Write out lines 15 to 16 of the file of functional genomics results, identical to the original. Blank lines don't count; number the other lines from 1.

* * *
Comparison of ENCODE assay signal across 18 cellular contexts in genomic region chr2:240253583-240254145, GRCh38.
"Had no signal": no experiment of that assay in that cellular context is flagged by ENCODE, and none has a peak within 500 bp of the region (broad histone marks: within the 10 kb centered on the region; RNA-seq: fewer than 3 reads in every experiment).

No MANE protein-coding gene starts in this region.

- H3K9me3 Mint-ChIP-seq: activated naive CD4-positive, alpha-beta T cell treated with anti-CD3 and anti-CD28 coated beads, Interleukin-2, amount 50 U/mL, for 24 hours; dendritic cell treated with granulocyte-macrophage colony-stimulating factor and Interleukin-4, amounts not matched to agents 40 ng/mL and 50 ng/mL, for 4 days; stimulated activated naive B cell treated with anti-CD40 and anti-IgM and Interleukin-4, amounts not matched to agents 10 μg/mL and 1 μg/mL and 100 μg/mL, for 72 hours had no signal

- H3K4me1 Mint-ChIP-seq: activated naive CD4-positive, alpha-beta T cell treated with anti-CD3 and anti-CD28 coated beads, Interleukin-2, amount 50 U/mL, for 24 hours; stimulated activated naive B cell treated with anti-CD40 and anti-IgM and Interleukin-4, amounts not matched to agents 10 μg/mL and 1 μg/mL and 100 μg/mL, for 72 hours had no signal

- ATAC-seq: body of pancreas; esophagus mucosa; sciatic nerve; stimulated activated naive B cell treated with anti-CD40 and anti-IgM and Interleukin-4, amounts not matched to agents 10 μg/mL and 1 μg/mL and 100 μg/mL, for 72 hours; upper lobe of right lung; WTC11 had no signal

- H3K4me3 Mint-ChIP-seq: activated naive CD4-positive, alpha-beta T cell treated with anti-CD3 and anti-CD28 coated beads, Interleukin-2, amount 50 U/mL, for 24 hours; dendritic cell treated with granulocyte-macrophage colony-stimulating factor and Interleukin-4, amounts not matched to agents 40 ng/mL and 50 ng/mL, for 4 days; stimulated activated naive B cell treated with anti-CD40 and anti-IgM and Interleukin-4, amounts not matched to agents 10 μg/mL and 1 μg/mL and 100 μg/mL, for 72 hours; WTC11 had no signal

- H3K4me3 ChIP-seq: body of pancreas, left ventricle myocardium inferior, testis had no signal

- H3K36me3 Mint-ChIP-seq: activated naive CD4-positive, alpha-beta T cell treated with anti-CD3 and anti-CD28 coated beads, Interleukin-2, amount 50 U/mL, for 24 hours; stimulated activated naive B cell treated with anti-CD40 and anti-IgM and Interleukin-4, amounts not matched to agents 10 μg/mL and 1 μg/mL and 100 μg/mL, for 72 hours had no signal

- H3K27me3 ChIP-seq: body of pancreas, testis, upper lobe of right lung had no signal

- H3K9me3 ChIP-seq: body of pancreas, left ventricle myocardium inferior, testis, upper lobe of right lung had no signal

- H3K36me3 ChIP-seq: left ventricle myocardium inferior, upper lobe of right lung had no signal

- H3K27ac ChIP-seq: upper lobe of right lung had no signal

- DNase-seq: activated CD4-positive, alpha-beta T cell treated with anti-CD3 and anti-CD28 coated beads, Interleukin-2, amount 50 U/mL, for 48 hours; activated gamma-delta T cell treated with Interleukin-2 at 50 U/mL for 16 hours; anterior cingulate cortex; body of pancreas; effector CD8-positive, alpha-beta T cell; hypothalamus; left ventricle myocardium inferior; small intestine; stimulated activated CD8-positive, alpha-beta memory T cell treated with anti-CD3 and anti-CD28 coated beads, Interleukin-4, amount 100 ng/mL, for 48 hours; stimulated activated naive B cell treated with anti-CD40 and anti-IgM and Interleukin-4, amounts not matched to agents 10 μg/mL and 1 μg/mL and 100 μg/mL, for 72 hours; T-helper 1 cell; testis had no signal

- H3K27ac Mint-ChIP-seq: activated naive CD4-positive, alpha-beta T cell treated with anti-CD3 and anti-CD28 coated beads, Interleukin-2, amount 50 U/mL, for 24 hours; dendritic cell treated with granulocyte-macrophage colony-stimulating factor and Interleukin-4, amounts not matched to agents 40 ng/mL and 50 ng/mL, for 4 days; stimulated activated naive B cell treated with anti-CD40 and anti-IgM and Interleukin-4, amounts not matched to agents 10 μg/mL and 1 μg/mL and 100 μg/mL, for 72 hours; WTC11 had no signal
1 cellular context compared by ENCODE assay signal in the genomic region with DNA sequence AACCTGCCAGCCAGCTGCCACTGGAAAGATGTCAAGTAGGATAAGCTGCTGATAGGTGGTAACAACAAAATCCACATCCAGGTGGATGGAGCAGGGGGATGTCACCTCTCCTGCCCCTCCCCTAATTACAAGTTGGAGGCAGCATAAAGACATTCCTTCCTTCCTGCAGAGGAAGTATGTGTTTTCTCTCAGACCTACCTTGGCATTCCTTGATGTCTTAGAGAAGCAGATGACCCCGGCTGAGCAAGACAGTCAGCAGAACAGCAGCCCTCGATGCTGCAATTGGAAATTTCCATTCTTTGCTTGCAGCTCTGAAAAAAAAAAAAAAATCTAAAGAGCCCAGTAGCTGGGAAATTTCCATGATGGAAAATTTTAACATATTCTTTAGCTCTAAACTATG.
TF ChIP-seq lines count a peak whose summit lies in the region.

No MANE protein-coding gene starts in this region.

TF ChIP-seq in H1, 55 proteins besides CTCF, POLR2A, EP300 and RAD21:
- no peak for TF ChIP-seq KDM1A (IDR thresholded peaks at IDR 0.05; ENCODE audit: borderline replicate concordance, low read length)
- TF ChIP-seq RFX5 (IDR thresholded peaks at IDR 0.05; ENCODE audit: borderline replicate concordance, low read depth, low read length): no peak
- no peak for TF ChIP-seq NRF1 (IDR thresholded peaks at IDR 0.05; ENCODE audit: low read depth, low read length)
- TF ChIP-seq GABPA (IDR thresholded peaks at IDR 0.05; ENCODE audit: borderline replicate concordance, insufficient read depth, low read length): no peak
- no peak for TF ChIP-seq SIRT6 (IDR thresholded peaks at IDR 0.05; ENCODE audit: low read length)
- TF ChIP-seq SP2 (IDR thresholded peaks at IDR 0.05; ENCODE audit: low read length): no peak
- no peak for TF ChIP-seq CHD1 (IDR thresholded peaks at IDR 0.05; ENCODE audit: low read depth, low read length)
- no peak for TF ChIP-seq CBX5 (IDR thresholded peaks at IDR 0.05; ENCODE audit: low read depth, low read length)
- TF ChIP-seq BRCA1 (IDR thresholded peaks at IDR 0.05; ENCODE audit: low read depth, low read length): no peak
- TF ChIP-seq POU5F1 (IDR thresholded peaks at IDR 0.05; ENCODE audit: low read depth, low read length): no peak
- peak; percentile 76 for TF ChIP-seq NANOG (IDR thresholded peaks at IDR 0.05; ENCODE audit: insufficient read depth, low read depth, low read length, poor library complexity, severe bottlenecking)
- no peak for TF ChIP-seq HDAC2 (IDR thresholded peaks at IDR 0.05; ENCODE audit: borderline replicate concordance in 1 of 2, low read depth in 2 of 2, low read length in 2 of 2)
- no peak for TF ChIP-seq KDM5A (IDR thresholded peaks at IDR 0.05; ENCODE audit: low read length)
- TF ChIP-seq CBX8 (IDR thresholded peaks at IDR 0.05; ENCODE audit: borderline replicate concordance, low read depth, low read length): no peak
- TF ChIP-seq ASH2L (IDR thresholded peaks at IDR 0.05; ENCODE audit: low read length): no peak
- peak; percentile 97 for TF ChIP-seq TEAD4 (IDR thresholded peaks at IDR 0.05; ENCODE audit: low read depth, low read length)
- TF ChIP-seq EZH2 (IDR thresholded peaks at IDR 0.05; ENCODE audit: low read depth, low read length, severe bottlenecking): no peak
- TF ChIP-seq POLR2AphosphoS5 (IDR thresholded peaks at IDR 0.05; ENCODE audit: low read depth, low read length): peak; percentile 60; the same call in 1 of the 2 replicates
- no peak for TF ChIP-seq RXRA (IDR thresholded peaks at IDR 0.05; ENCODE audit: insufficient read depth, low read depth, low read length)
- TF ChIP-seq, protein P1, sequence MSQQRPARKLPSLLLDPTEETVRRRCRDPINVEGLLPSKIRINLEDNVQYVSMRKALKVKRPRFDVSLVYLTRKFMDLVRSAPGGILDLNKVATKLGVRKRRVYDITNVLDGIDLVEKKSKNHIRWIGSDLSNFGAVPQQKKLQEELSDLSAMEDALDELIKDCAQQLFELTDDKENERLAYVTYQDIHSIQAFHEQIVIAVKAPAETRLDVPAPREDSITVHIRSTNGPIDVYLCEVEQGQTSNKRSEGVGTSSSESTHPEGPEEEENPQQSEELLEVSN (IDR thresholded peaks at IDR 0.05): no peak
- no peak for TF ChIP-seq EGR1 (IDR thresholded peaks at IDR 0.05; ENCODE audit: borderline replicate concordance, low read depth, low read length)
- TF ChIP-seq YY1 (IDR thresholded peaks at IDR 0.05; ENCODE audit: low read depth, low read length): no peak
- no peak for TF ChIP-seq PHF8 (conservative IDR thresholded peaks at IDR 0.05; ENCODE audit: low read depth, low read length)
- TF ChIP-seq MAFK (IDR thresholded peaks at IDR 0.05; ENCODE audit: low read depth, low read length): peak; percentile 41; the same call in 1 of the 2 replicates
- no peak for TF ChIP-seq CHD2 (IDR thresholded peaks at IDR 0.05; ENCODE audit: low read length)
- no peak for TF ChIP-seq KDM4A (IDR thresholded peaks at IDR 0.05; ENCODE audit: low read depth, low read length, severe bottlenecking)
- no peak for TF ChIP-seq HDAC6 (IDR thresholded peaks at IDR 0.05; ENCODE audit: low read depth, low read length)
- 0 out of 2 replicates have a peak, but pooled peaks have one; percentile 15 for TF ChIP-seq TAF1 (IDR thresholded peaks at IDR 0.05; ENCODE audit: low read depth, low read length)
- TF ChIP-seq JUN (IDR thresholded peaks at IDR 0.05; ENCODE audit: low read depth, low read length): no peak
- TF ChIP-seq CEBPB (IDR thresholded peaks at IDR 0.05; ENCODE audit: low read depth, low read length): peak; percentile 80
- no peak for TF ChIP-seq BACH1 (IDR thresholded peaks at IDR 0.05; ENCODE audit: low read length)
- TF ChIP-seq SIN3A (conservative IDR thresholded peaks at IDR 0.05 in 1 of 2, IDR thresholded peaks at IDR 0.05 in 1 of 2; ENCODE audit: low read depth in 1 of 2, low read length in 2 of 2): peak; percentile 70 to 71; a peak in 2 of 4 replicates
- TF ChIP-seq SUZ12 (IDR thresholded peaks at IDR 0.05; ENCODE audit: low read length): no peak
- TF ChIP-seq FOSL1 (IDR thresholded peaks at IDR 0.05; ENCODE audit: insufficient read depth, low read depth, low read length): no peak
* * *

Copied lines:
- H3K27ac Mint-ChIP-seq: activated naive CD4-positive, alpha-beta T cell treated with anti-CD3 and anti-CD28 coated beads, Interleukin-2, amount 50 U/mL, for 24 hours; dendritic cell treated with granulocyte-macrophage colony-stimulating factor and Interleukin-4, amounts not matched to agents 40 ng/mL and 50 ng/mL, for 4 days; stimulated activated naive B cell treated with anti-CD40 and anti-IgM and Interleukin-4, amounts not matched to agents 10 μg/mL and 1 μg/mL and 100 μg/mL, for 72 hours; WTC11 had no signal
1 cellular context compared by ENCODE assay signal in the genomic region with DNA sequence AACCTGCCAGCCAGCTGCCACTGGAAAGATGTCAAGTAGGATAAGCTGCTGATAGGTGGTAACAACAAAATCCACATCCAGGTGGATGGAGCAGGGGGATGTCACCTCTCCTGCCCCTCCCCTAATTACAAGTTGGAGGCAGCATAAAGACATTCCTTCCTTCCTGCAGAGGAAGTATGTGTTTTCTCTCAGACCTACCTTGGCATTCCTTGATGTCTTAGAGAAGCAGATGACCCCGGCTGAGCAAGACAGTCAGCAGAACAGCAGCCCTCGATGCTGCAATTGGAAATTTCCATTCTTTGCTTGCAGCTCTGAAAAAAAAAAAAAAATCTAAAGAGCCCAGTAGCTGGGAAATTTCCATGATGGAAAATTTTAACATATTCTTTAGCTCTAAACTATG.